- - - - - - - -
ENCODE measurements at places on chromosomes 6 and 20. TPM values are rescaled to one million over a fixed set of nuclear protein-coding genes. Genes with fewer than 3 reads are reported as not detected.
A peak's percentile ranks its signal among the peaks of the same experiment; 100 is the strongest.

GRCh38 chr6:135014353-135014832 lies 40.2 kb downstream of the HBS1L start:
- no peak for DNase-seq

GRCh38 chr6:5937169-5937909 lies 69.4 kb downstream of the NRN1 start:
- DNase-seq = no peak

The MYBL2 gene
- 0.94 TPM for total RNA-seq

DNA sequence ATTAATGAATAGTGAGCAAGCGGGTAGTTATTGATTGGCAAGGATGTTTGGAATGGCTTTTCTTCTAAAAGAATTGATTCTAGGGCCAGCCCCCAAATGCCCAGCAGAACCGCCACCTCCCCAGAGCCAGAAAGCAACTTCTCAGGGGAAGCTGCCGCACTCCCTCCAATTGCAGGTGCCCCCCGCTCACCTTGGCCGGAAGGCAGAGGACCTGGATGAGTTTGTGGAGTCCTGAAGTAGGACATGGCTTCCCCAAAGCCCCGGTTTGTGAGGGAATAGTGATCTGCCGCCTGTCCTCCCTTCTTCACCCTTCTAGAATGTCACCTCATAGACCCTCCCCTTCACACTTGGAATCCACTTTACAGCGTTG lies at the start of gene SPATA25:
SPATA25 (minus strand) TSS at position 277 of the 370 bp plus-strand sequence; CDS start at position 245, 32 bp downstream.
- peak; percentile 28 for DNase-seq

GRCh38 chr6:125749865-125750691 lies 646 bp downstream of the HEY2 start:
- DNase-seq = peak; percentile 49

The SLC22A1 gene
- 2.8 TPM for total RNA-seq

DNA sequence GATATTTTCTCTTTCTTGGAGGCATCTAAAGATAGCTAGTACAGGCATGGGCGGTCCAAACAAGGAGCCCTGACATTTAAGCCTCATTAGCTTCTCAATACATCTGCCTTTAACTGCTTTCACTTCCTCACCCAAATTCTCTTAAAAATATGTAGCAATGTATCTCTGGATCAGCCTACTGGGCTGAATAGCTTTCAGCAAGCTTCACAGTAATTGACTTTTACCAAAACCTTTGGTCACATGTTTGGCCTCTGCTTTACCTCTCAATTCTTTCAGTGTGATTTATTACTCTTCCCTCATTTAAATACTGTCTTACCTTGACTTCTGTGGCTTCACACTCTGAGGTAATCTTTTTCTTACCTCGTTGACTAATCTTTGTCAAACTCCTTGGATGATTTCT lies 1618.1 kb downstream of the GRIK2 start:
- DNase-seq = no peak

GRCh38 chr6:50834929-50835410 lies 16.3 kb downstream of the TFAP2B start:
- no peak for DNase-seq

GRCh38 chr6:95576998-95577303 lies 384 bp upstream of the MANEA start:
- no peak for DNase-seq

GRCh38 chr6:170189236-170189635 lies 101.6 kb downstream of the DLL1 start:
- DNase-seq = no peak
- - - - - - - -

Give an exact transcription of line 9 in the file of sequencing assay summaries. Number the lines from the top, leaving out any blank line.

DNA sequence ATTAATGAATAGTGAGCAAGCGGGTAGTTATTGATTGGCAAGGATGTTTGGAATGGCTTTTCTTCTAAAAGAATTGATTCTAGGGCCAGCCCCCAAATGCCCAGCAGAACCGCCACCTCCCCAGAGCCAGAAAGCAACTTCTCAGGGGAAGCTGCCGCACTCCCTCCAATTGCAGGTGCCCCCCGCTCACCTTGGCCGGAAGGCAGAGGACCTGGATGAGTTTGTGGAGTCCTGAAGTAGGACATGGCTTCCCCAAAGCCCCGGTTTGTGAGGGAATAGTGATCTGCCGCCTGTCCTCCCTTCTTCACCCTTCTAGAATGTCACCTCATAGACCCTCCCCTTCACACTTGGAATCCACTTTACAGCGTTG lies at the start of gene SPATA25: